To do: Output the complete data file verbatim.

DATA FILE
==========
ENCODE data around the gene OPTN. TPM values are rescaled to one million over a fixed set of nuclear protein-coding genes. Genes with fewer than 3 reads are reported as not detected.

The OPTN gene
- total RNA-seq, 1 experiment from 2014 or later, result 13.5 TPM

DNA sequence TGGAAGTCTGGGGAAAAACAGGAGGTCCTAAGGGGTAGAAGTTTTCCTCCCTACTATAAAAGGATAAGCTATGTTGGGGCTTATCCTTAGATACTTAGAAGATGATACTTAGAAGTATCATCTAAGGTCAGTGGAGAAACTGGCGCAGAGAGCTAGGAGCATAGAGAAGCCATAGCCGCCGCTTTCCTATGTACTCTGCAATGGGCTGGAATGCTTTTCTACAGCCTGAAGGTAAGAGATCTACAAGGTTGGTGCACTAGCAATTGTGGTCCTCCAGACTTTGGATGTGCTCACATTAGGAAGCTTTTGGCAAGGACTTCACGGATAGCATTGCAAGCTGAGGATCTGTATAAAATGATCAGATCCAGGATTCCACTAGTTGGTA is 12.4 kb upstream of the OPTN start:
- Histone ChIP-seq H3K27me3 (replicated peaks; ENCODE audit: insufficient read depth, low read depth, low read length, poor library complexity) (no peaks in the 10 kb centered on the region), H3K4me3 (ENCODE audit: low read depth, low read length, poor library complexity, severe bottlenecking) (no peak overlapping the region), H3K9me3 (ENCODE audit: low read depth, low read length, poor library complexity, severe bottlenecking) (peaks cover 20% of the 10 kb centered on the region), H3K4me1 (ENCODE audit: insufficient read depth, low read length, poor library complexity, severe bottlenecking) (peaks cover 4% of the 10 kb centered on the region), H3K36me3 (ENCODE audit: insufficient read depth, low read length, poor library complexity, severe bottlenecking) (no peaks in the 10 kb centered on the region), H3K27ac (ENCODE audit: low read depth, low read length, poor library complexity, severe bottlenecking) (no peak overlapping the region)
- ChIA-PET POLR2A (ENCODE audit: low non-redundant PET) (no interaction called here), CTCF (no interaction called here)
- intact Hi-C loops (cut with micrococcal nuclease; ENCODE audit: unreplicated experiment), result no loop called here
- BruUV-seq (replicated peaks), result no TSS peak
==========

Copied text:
ENCODE data around the gene OPTN. TPM values are rescaled to one million over a fixed set of nuclear protein-coding genes. Genes with fewer than 3 reads are reported as not detected.

The OPTN gene
- total RNA-seq, 1 experiment from 2014 or later, result 13.5 TPM

DNA sequence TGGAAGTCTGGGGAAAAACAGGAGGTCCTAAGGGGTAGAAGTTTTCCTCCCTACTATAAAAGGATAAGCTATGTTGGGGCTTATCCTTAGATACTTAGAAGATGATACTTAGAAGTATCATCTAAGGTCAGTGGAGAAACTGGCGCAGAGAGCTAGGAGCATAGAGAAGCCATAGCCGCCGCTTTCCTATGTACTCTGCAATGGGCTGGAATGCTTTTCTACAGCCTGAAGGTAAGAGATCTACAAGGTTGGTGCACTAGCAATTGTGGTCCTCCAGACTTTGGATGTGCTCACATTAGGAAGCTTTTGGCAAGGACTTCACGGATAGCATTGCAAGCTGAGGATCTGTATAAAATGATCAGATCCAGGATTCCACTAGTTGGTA is 12.4 kb upstream of the OPTN start:
- Histone ChIP-seq H3K27me3 (replicated peaks; ENCODE audit: insufficient read depth, low read depth, low read length, poor library complexity) (no peaks in the 10 kb centered on the region), H3K4me3 (ENCODE audit: low read depth, low read length, poor library complexity, severe bottlenecking) (no peak overlapping the region), H3K9me3 (ENCODE audit: low read depth, low read length, poor library complexity, severe bottlenecking) (peaks cover 20% of the 10 kb centered on the region), H3K4me1 (ENCODE audit: insufficient read depth, low read length, poor library complexity, severe bottlenecking) (peaks cover 4% of the 10 kb centered on the region), H3K36me3 (ENCODE audit: insufficient read depth, low read length, poor library complexity, severe bottlenecking) (no peaks in the 10 kb centered on the region), H3K27ac (ENCODE audit: low read depth, low read length, poor library complexity, severe bottlenecking) (no peak overlapping the region)
- ChIA-PET POLR2A (ENCODE audit: low non-redundant PET) (no interaction called here), CTCF (no interaction called here)
- intact Hi-C loops (cut with micrococcal nuclease; ENCODE audit: unreplicated experiment), result no loop called here
- BruUV-seq (replicated peaks), result no TSS peak